Employers should note, however, that in traditional Chinese companies, training is seen not as a perk but as a message that “you’re a bad worker and we want to fix you.” One way to entice Chinese women into a training forum is to bring them together as a group. That will provide an environment of safety where they can share their personal challenges apart from male colleagues.
The payoff will be apparent. Ambitious Chinese women are astonishingly loyal to employers who respond to their needs. Despite a recent Booz & Co. study, “The Next Management Crisis in China: Developing and Retaining Highly Skilled Young Managers,” conducted in 2008, asserting that securing and retaining top talent is a “major, persistent problem,” CWLP survey respondents display significant levels of commitment: 88 percent of Chinese women consider themselves very loyal to their employers and 76 percent are willing to “go the extra mile.”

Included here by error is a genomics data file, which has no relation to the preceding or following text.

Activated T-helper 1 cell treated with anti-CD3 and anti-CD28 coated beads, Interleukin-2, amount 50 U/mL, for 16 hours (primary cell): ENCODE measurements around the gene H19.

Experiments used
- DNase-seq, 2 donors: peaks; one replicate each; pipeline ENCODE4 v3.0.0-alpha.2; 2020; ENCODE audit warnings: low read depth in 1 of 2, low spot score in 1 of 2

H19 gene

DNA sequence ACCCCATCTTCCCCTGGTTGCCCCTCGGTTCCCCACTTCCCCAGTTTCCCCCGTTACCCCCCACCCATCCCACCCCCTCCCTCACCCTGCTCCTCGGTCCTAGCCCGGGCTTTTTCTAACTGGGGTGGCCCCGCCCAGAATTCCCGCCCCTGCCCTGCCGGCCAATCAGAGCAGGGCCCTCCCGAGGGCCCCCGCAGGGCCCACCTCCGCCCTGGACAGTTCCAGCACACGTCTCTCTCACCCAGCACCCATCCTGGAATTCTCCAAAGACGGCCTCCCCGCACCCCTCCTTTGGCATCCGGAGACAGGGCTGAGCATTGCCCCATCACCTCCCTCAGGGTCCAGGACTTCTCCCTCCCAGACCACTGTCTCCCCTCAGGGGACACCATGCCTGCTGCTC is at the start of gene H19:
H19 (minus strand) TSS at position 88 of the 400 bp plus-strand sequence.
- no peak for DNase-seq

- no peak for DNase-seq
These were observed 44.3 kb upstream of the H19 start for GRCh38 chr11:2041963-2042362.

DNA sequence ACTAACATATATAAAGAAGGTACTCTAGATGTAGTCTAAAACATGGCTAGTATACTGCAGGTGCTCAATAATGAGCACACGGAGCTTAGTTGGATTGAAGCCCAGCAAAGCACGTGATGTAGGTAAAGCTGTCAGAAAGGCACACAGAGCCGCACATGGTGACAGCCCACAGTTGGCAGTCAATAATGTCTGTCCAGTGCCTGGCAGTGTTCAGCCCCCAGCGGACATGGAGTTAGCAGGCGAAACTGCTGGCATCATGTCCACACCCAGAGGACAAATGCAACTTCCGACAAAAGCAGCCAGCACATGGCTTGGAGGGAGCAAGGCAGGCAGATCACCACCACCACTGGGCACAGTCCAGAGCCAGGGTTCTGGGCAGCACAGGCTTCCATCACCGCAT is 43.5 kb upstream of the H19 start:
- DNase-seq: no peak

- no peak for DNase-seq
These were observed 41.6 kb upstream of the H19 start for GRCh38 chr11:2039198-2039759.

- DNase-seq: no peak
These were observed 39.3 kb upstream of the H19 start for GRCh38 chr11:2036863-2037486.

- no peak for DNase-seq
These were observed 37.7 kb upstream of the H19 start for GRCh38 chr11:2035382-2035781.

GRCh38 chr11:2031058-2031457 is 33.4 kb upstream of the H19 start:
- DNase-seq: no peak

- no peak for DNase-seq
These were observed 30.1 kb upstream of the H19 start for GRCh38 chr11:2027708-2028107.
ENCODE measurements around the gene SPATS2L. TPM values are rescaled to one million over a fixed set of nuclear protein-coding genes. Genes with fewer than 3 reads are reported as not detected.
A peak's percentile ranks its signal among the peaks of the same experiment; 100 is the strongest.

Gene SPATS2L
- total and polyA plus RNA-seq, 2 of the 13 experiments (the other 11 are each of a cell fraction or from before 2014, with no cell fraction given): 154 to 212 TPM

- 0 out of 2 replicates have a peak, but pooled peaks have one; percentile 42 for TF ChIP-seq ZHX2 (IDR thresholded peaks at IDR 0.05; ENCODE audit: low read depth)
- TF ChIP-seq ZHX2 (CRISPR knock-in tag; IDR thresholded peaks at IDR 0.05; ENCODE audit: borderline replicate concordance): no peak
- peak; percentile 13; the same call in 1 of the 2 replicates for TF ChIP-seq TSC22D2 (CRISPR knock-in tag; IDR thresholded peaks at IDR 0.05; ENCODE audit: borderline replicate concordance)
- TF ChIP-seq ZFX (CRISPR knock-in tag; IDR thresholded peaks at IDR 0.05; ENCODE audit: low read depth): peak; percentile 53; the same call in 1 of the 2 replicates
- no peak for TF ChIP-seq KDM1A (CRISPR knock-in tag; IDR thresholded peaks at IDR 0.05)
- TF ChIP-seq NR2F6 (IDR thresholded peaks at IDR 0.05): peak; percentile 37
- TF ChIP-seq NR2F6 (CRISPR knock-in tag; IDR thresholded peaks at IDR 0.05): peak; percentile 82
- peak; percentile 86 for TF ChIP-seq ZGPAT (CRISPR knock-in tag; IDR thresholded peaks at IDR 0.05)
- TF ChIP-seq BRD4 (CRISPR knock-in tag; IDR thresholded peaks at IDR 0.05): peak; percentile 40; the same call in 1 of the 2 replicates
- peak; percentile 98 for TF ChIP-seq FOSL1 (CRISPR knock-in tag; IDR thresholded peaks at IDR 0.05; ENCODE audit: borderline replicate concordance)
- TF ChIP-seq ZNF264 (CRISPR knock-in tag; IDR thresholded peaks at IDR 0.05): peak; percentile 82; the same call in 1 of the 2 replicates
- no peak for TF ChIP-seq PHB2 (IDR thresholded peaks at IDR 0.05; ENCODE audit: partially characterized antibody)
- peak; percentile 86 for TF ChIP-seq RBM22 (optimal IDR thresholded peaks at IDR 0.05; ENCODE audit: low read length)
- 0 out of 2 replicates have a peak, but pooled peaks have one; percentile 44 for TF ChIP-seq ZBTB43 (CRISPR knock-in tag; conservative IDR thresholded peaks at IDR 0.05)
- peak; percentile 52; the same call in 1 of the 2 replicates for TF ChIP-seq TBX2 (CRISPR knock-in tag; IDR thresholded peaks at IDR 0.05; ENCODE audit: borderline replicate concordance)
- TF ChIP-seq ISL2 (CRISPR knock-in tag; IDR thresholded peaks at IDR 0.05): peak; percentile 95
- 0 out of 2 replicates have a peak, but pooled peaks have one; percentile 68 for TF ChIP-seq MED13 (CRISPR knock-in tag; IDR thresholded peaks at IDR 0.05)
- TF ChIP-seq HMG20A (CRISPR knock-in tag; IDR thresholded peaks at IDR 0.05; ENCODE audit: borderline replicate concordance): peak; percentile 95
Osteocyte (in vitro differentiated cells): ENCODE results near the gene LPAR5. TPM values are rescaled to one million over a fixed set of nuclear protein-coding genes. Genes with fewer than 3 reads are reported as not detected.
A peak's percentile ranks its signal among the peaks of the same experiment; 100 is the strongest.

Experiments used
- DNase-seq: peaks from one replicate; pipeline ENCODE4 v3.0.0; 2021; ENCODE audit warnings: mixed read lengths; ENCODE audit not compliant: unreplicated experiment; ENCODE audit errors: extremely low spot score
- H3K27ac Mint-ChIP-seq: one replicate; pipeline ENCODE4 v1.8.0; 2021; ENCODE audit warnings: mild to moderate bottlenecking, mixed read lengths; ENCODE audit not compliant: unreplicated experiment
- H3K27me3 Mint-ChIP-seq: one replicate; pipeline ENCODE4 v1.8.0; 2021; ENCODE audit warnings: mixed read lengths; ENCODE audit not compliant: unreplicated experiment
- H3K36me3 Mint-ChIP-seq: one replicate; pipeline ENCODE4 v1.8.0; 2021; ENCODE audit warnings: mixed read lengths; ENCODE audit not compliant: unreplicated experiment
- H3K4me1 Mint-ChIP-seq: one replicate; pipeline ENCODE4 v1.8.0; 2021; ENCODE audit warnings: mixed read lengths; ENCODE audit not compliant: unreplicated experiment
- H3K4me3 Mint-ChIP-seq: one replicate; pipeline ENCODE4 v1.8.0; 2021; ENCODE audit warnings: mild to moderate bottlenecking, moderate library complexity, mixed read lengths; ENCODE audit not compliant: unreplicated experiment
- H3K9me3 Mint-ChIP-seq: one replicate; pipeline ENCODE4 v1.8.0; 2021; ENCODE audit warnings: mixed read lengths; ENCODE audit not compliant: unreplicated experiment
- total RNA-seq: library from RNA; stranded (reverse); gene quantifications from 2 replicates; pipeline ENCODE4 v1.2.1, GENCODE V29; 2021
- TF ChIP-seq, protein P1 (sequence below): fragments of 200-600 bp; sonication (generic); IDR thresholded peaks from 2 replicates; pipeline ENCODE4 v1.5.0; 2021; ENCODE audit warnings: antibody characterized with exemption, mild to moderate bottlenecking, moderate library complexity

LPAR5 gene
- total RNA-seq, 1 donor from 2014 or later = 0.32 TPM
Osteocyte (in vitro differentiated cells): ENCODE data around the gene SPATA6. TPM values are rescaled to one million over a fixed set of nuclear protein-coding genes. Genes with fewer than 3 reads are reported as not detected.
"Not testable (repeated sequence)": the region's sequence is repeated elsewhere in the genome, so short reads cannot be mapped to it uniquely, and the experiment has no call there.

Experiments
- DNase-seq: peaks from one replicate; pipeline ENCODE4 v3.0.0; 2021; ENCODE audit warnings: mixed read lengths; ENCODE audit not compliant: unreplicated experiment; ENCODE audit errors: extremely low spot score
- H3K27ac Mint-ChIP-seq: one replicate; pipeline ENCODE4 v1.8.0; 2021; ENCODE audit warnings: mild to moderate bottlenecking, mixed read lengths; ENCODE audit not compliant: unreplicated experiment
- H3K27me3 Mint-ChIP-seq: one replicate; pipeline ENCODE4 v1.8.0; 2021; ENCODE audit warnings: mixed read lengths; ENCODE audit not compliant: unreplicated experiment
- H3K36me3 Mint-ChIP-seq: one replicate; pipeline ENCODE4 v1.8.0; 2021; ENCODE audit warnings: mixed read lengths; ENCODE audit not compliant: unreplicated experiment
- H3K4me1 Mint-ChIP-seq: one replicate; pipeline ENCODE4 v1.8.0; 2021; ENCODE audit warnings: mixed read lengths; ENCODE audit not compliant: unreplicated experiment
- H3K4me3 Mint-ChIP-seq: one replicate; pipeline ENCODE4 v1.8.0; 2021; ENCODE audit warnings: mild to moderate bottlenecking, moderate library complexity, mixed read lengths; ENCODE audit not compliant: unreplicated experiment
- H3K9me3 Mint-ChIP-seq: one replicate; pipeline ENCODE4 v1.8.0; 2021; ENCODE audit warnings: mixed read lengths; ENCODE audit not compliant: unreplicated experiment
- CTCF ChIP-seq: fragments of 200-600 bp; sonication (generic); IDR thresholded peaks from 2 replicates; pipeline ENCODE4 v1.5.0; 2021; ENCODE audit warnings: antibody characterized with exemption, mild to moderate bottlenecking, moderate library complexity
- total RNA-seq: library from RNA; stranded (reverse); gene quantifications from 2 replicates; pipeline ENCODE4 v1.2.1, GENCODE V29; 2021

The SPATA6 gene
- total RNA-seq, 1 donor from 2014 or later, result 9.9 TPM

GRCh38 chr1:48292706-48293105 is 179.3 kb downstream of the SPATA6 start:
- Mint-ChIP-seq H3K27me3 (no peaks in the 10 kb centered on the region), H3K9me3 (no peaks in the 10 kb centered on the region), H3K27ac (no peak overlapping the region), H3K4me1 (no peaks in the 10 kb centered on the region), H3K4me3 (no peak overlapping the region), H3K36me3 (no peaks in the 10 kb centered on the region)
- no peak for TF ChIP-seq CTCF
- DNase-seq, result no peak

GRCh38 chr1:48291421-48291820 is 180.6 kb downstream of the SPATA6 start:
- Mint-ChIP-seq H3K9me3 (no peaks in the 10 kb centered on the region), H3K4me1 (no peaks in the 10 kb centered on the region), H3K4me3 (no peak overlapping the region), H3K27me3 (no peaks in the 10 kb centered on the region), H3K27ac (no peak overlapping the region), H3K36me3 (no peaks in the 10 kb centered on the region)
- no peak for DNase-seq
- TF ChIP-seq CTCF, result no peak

As China’s educated women catch up to and, in some cases, exceed their male counterparts in academic credentials, they bring a rich diversity of opinion and a keen sense of the consumer marketplace to their employers. That marketplace is increasingly dominated by women. Female earnings in emerging markets are growing twice as fast as male earnings, and women now control two-thirds of all consumer spending. When translating product development and marketing strategy into emerging markets, the mandate to “think global and act local” in pragmatic terms means “hire more women.”
Women are also key to connect with the mother lode of growth: the small-to-medium business market. “The SMB market in emerging markets is the market,” said one senior manager with a global technology firm. “We’re servicing small entrepreneurial companies, and 33 percent of them in Asia are owned by women. If we want to sell into that market, we’ve got to understand who those women are and how they reflect on the marketplace.”